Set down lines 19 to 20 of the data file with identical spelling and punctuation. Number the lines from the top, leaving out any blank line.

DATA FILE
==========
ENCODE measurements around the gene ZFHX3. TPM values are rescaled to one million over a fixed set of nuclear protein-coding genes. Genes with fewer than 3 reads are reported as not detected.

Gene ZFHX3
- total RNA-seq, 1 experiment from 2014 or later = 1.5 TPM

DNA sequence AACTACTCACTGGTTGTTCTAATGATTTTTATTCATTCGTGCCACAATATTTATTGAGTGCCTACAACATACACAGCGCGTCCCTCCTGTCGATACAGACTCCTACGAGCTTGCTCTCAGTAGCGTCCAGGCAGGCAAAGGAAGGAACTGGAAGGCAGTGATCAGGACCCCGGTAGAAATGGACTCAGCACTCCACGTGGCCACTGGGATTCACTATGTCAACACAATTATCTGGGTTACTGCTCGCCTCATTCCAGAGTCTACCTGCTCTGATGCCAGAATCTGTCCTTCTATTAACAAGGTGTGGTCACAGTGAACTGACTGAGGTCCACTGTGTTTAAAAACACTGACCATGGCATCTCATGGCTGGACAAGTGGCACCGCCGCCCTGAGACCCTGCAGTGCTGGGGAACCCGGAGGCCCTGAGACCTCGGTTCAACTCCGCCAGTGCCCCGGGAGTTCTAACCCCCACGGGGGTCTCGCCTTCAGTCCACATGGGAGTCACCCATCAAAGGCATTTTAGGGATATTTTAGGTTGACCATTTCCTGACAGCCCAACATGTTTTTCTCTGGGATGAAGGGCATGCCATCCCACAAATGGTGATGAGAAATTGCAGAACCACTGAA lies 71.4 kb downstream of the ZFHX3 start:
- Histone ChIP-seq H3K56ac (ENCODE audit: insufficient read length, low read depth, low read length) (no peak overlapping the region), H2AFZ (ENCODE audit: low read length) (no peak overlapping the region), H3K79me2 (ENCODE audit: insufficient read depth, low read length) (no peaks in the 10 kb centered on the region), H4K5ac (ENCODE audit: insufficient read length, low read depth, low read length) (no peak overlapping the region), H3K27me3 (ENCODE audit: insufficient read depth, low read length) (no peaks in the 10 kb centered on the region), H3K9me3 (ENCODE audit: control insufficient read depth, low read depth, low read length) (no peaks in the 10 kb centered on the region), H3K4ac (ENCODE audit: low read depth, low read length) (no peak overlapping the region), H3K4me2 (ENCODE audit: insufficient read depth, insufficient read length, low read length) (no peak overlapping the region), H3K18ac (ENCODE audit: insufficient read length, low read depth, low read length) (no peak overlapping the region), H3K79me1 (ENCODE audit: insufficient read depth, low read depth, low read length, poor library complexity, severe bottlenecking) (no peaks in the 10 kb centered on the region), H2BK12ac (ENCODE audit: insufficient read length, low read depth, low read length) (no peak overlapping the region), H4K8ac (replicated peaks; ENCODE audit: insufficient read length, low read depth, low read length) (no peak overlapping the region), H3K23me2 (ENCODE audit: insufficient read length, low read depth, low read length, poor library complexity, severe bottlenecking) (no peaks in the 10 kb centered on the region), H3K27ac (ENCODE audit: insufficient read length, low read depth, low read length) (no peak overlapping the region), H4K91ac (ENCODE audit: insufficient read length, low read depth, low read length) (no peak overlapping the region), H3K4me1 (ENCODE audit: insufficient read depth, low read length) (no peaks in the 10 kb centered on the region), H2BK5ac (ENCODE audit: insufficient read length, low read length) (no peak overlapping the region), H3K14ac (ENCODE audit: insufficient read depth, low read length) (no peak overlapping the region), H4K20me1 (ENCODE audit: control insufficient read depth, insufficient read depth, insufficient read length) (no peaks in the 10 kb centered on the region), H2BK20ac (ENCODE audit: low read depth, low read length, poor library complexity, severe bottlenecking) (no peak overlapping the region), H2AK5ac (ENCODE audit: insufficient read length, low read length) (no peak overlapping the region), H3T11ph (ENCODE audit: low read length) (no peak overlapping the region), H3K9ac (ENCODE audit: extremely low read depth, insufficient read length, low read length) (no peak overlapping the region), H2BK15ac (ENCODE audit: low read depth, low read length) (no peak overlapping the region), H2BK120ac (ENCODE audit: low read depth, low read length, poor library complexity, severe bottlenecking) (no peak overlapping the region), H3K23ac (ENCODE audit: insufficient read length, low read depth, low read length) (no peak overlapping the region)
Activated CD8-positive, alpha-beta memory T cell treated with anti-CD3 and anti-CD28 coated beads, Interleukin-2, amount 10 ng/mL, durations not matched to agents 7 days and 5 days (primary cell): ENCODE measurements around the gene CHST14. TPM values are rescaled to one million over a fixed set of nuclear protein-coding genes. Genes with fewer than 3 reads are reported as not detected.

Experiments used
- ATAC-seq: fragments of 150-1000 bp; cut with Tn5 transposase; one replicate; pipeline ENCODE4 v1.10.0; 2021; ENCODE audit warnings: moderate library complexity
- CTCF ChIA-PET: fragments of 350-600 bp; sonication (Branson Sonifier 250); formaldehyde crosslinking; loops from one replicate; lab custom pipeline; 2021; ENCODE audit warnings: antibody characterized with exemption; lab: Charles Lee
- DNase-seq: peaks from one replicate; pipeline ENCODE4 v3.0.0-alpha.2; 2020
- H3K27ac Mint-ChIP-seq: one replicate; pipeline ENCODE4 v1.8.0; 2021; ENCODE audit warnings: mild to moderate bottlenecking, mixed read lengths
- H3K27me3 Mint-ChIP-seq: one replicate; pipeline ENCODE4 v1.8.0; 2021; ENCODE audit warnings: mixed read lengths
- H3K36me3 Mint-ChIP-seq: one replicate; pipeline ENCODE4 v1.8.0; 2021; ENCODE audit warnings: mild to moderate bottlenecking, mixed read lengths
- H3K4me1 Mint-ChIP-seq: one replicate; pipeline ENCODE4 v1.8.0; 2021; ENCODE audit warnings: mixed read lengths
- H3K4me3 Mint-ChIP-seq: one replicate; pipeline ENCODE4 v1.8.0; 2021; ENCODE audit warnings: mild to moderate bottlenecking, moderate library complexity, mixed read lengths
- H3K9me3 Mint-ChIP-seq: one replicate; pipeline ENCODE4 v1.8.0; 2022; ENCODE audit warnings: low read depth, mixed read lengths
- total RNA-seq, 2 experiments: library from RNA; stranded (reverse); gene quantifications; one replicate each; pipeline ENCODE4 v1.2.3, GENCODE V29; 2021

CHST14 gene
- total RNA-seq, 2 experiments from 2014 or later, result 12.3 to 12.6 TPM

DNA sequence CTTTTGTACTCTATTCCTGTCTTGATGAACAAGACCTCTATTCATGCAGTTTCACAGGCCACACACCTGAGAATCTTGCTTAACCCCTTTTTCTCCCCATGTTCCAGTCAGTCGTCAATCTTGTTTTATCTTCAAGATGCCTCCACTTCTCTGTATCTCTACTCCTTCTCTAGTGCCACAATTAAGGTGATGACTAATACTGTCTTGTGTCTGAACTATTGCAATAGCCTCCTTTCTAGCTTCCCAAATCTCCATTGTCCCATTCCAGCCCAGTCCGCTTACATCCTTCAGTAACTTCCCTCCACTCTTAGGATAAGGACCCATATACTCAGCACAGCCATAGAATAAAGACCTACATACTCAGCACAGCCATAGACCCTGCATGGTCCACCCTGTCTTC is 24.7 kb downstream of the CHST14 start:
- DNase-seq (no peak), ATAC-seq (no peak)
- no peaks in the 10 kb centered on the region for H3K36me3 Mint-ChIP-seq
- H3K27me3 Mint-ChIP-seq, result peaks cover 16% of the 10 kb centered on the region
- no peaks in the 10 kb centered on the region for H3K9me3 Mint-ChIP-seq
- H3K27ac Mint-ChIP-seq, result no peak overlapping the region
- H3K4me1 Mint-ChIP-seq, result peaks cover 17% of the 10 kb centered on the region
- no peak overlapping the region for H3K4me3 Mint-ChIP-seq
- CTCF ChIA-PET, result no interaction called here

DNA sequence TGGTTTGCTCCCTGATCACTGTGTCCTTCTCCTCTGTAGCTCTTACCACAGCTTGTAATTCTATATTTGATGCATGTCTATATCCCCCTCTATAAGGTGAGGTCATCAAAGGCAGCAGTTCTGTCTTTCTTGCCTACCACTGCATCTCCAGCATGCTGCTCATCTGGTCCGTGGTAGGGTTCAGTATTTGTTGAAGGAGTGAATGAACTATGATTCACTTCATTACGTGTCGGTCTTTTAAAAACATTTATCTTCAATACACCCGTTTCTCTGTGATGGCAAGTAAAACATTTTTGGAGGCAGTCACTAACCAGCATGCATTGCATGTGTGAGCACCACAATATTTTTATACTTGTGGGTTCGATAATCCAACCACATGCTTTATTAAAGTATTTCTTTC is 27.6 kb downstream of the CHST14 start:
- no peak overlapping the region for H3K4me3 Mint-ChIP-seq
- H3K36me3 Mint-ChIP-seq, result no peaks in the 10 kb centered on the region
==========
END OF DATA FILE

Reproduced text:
- total RNA-seq, 2 experiments from 2014 or later, result 12.3 to 12.6 TPM

DNA sequence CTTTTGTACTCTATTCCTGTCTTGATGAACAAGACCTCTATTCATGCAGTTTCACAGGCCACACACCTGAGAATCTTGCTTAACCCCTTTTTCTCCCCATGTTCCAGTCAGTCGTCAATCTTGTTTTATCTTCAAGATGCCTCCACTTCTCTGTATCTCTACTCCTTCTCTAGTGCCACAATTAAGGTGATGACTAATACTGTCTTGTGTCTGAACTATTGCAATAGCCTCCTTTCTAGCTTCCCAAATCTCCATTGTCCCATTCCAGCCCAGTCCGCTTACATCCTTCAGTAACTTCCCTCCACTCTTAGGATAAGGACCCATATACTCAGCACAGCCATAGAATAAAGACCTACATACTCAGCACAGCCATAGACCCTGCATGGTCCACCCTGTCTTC is 24.7 kb downstream of the CHST14 start: